You can find this in The Book of a Monastic Life in Rilke’s Book of Hours.
by Rainer Maria Rilke
You, God, who live next door–
If at times, through the long night, I trouble you
with my urgent knocking–
this is why: I hear you breathe so seldom.
I know you’re all alone in that room.
If you should be thirsty, there’s no one
to get you a glass of water.
I wait listening, always. Just give me a sign!
I’m right here.
As it happens, the wall between us
is very thin. Why couldn’t a cry
from one of us
break it down? It would crumble
it would barely make a sound.
II. Love: VII.
by Emily Dickinson
Wild nights! Wild nights!
Were I with thee,
Wild nights should be
Futile the winds
To a heart in port,–
Done with the compass,
Done with the chart.
Rowing in Eden!
Ah! the sea!
Might I but moor
To-night in thee!
You can find this in the collection Hope is the Thing With Feathers.
(Happy Birthday to my daughter, Ella, who is 16 today!)
The Birthday Child
by Rose Fyleman
Everything’s been different
All the day long,
Lovely things have happened,
Nothing has gone wrong.
Nobody has scolded me,
Everyone has smiled,
Isn’t it delicious
To be a birthday child?
You can find this poem in the collection Favorite Poems Old and New.
by John O’ Donohue
May the light of your soul bless your work with love and warmth of heart.
May you see in what you do the beauty of your soul.
May the sacredness of your work bring light and renewal to those who work with you.
and to those who see and receive your work.
May your work never exhaust you.
May it release wellsprings of refreshment, inspiration and excitement.
May you never become lost in bland absences. May the day never burden.
May dawn find hope in your heart, approaching your new day with dreams, possibilities and promises.
May evening find you gracious and fulfilled.
May you go into the night blessed, sheltered, and protected.
May your soul calm, console, and renew you.
You can find this poem in the collection To Bless the Space Between Us.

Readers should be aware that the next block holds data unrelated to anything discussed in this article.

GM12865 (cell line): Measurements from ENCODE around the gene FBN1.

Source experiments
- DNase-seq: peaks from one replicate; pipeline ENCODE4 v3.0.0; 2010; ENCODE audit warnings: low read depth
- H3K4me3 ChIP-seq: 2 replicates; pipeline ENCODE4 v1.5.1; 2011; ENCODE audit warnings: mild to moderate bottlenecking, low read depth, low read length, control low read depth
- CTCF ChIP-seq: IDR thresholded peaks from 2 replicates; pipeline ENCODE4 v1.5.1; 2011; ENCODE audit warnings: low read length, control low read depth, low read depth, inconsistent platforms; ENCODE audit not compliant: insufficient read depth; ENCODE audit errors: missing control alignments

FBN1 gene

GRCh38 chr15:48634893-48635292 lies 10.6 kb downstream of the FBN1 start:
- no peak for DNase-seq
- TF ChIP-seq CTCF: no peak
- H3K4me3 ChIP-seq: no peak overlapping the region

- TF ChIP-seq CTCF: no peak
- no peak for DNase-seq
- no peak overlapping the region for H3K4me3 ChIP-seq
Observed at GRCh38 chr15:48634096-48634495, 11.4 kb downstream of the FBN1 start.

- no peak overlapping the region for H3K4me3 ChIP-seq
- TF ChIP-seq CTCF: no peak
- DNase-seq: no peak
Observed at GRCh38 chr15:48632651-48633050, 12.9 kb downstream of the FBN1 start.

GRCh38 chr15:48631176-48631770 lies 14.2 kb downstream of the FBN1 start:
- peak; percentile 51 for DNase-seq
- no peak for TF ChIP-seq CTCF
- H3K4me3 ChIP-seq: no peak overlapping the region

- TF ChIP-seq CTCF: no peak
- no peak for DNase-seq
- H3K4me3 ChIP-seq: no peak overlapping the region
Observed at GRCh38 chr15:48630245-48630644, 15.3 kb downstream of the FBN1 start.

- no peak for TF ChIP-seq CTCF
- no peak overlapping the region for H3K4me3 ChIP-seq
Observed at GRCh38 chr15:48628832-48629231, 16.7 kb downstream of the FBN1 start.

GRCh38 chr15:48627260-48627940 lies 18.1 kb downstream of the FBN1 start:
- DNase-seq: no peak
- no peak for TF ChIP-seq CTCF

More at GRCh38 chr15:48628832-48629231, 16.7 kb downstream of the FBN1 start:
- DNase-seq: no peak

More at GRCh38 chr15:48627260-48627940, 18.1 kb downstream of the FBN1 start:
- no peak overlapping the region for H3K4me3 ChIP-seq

by Mary Oliver
What is the vitality and necessity
of clean water?
Ask the man who is ill, who is lifting
his lips to the cup.
Ask the forest.
You can find this poem in the collection Evidence.
The Work of Happiness
by May Sarton
I thought of happiness, how it is woven
Out of the silence in the empty house each day
And how it is not sudden and it is not given
But is creation itself like the growth of a tree.
No one has seen it happen, but inside the bark
Another circle is growing in the expanding ring.
No one has heard the root go deeper in the dark,
But the tree is lifted by this inward work
And its plumes shine, and its leaves are glittering.
So happiness is woven out of the peace of hours
And strikes its roots deep in the house alone:
The old chest in the corner, cool waxed floors,
White curtains softly and continually blown
As the free air moves quietly about the room;
A shelf of books, a table, and the white-washed wall—
These are the dear familiar gods of home,
And here the work of faith can best be done,
The growing tree is green and musical.
For what is happiness but growth in peace,
The timeless sense of time when furniture
Has stood a life’s span in a single place,
And as the air moves, so the old dreams stir
The shining leaves of present happiness?
No one has heard thought or listened to a mind,
But where people have lived in inwardness
The air is charged with blessing and does bless;
Windows look out on mountains and the walls are kind.
You can find this poem in Collected Poems 1930-1993.
by Mary Oliver
opens his throat
among the thorns
for his own reasons
but doesn’t mind
if we pause
and learn something
he doesn’t stop,
his gray head
with the frightfully bright eyes,
his supple tail,
listen, if you would listen.
There’s no end
to good talk,
to passion songs,
to the melodies
this tree is mine,
to the wholesome
of being alive
on a patch
of this green earth
in the deep
pleasure of summer.
What a bird!
Your clocks, he says plainly,
which are always ticking,
do not have to be listened to.
The spirit of his every word.
You can find this poem in the collection Evidence by Mary Oliver.